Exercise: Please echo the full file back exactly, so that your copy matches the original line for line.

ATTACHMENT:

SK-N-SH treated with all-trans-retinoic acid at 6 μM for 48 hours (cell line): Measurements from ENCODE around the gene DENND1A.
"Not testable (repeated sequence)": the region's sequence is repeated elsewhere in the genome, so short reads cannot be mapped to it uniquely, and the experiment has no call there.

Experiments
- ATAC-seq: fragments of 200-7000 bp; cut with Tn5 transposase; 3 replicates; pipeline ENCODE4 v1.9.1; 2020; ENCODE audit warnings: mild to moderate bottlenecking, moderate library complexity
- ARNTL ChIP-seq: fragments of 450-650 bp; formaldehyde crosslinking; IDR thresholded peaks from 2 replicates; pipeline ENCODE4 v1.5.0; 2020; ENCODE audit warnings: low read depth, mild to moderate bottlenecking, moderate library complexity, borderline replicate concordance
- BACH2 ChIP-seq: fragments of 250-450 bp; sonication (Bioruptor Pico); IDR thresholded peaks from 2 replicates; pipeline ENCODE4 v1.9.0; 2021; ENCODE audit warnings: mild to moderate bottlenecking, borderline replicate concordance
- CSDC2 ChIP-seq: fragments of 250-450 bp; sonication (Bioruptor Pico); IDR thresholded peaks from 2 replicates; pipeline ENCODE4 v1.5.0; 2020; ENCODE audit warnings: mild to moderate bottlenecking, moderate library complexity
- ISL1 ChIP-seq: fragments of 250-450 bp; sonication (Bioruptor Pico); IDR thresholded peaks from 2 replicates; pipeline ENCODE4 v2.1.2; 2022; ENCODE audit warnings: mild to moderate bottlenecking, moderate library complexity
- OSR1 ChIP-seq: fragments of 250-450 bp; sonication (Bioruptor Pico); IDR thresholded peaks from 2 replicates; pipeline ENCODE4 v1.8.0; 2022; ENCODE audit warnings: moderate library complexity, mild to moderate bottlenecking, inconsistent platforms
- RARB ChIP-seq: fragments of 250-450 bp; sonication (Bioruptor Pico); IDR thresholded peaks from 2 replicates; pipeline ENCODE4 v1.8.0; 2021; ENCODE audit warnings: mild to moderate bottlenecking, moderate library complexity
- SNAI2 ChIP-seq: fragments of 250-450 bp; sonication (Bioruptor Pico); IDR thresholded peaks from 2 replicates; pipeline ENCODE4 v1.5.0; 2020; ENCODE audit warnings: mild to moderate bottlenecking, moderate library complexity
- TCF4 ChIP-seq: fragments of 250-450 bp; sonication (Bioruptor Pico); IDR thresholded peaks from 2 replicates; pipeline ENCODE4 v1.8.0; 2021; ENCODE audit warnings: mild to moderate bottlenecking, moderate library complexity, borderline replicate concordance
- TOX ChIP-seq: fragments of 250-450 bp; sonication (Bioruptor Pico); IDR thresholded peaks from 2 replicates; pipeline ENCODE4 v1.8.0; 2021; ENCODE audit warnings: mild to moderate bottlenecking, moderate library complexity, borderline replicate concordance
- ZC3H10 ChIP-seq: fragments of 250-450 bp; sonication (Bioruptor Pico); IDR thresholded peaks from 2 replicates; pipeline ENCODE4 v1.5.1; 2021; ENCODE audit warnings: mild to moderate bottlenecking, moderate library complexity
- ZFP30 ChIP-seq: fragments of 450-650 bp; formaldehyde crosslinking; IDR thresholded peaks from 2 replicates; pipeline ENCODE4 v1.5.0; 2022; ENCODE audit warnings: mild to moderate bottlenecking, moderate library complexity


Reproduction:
SK-N-SH treated with all-trans-retinoic acid at 6 μM for 48 hours (cell line): Measurements from ENCODE around the gene DENND1A.
"Not testable (repeated sequence)": the region's sequence is repeated elsewhere in the genome, so short reads cannot be mapped to it uniquely, and the experiment has no call there.

Experiments
- ATAC-seq: fragments of 200-7000 bp; cut with Tn5 transposase; 3 replicates; pipeline ENCODE4 v1.9.1; 2020; ENCODE audit warnings: mild to moderate bottlenecking, moderate library complexity
- ARNTL ChIP-seq: fragments of 450-650 bp; formaldehyde crosslinking; IDR thresholded peaks from 2 replicates; pipeline ENCODE4 v1.5.0; 2020; ENCODE audit warnings: low read depth, mild to moderate bottlenecking, moderate library complexity, borderline replicate concordance
- BACH2 ChIP-seq: fragments of 250-450 bp; sonication (Bioruptor Pico); IDR thresholded peaks from 2 replicates; pipeline ENCODE4 v1.9.0; 2021; ENCODE audit warnings: mild to moderate bottlenecking, borderline replicate concordance
- CSDC2 ChIP-seq: fragments of 250-450 bp; sonication (Bioruptor Pico); IDR thresholded peaks from 2 replicates; pipeline ENCODE4 v1.5.0; 2020; ENCODE audit warnings: mild to moderate bottlenecking, moderate library complexity
- ISL1 ChIP-seq: fragments of 250-450 bp; sonication (Bioruptor Pico); IDR thresholded peaks from 2 replicates; pipeline ENCODE4 v2.1.2; 2022; ENCODE audit warnings: mild to moderate bottlenecking, moderate library complexity
- OSR1 ChIP-seq: fragments of 250-450 bp; sonication (Bioruptor Pico); IDR thresholded peaks from 2 replicates; pipeline ENCODE4 v1.8.0; 2022; ENCODE audit warnings: moderate library complexity, mild to moderate bottlenecking, inconsistent platforms
- RARB ChIP-seq: fragments of 250-450 bp; sonication (Bioruptor Pico); IDR thresholded peaks from 2 replicates; pipeline ENCODE4 v1.8.0; 2021; ENCODE audit warnings: mild to moderate bottlenecking, moderate library complexity
- SNAI2 ChIP-seq: fragments of 250-450 bp; sonication (Bioruptor Pico); IDR thresholded peaks from 2 replicates; pipeline ENCODE4 v1.5.0; 2020; ENCODE audit warnings: mild to moderate bottlenecking, moderate library complexity
- TCF4 ChIP-seq: fragments of 250-450 bp; sonication (Bioruptor Pico); IDR thresholded peaks from 2 replicates; pipeline ENCODE4 v1.8.0; 2021; ENCODE audit warnings: mild to moderate bottlenecking, moderate library complexity, borderline replicate concordance
- TOX ChIP-seq: fragments of 250-450 bp; sonication (Bioruptor Pico); IDR thresholded peaks from 2 replicates; pipeline ENCODE4 v1.8.0; 2021; ENCODE audit warnings: mild to moderate bottlenecking, moderate library complexity, borderline replicate concordance
- ZC3H10 ChIP-seq: fragments of 250-450 bp; sonication (Bioruptor Pico); IDR thresholded peaks from 2 replicates; pipeline ENCODE4 v1.5.1; 2021; ENCODE audit warnings: mild to moderate bottlenecking, moderate library complexity
- ZFP30 ChIP-seq: fragments of 450-650 bp; formaldehyde crosslinking; IDR thresholded peaks from 2 replicates; pipeline ENCODE4 v1.5.0; 2022; ENCODE audit warnings: mild to moderate bottlenecking, moderate library complexity